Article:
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SINGAPORE — Zulkarnain Muhamed resides in Johor Bahru but works across the border in Singapore. The ship husbandry supervisor’s daily commute is a familiar one for thousands of Malaysians, who take advantage of Singapore’s higher wages and the southern Malaysian city’s lower cost of living.

But the coronavirus pandemic has upended his life. Since Malaysia closed its borders amid a nationwide lockdown in mid-March, Zulkarnain has been living out of a Singapore hotel. He cannot see his young family, and his monthly living expenses have increased by about 6,000 ringgit ($1,380). A petition calling on Malaysia’s government to work with Singapore on a solution that would allow daily crossings now has over 25,000 signatories.

Zulkarnain’s plight is a microcosm of the havoc border closures have wreaked across Asia and the world. But for countries, companies, commuters and anyone with a chronic case of wanderlust, there are glimmers of hope.

Even as Asian governments warn that the pandemic is far from over, many are beginning to explore the idea of “travel bubbles” that would allow citizens to cross borders with minimal or no quarantine periods. This cannot happen soon enough for the travel and tourism sectors, which employ 57.5 million people in the 21 economies that make up the Asia Pacific Economic Cooperation forum.

Meanwhile, international tourist arrivals could fall as much as 78% globally this year, according to a United Nations forecast.

The potential permutations of travel bubbles are dizzying. An early example is the corridor set up on May 1 between China and South Korea, which requires executives to undergo a short quarantine and at least one negative coronavirus test in each country. Samsung Vice Chairman Lee Jae-yong recently used the procedure to visit a Chinese factory and the two governments are negotiating an expansion of the program.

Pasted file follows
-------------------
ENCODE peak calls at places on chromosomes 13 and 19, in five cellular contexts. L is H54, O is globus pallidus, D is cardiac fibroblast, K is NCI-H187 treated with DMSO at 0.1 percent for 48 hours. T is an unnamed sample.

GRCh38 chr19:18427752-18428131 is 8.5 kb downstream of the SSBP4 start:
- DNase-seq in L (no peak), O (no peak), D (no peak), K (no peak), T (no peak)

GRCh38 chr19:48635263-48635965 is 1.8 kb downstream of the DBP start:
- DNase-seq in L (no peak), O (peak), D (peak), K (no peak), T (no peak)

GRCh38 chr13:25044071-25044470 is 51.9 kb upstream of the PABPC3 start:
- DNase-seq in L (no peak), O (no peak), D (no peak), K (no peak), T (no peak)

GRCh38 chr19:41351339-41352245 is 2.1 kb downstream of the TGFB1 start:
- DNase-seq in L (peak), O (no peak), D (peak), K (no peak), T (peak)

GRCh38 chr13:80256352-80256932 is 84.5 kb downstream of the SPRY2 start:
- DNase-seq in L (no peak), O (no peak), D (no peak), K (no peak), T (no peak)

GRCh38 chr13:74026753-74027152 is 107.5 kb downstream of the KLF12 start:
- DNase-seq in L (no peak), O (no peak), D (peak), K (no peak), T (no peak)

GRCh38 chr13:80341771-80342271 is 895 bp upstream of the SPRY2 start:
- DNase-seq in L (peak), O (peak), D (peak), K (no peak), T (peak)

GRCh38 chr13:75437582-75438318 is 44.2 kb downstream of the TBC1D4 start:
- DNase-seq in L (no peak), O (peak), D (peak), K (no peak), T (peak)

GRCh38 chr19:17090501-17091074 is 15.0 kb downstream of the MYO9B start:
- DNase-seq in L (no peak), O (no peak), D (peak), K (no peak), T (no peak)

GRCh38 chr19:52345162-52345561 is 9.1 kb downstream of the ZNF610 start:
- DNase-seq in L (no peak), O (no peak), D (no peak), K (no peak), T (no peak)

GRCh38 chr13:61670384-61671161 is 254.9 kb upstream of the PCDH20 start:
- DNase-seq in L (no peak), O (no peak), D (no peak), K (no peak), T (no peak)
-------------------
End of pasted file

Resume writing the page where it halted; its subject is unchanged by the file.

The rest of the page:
In early June, an advisory group will present Australia and New Zealand with a plan for quarantine-free travel between the two countries. Singapore is in discussions with both of them, as well as countries as disparate as Canada and South Korea. Last week, the city-state announced an agreement with China comparable to the travel procedure that Beijing set up with Seoul, paving the way for a “fast lane” to open in early June.

“We have to keep ourselves connected to this world — our survival depends on this,” Gabriel Lim, Singapore’s permanent secretary for trade and industry, told the Nikkei Asian Review.

A Pearl River Delta travel bubble that would include Hong Kong, Macao and some mainland Chinese cities has also been floated in recent weeks. Tourism officials in Vietnam have said they hope for some international travel to resume later in summer; it is one of a handful of countries launching talks with Japan.

“Our members see the value of getting their economies back on track,” said Rebecca Fatima Sta Maria, executive director of APEC’s secretariat, which recently organized a meeting that featured a presentation on travel bubbles. “It won’t be business as usual but no one is saying they don’t want to open up.”

The medical prerequisites for the bubbles are still being debated, but partner destinations will likely have similar testing and disease surveillance infrastructure. Agreements that could ensure travelers who catch COVID-19 get reciprocal access to medical care while abroad are also being discussed, officials say.

Another key player in the coming new era of travel could be Taiwan.

Though the island has been lauded for its coronavirus response, travel industry conditions there are as grim as anywhere. Six publicly listed travel agencies recently reported that their April revenue had plunged by 95% year on year. The Mandarin Oriental Taipei hotel announced that it would temporarily stop taking room reservations, effective Monday, and lay off around 200 workers.

But Taiwan is developing a trial program with Stanford University that will see 500 passengers tested in San Francisco before being allowed to fly to Taipei in June. These volunteers also will be repeatedly tested during a 14-day quarantine upon arrival.

The aim is to discover the minimum number of days a person who has already tested negative needs to be isolated, since an initial test might not detect an infection in its early stages, explained Jason Wang, the Stanford medical professor leading the trial.

A flight board at Taoyuan International Airport in Taiwan lights up with cancellations in March. As the coronavirus swept the world, travel screeched to a halt.

  © Reuters

“There’s no added value making people stay in quarantine longer than needed,” said Wang, whose hypothesis is that an early-stage infection can be picked up within five days of an initial test. After accounting for processing and travel time, this means passengers flying between the U.S. West Coast and Taiwan would need to be quarantined for just 72 hours.

Hawaiian authorities have also expressed interest in the trial, Wang said.

Some Asian countries are prioritizing business travelers in their negotiations. China and Singapore have stressed the importance of making travel available for high-level executives and essential technicians. APEC is also exploring how its Business Travel Card, which facilitates easier entry to participating economies, might incorporate health protocols, Sta Maria said.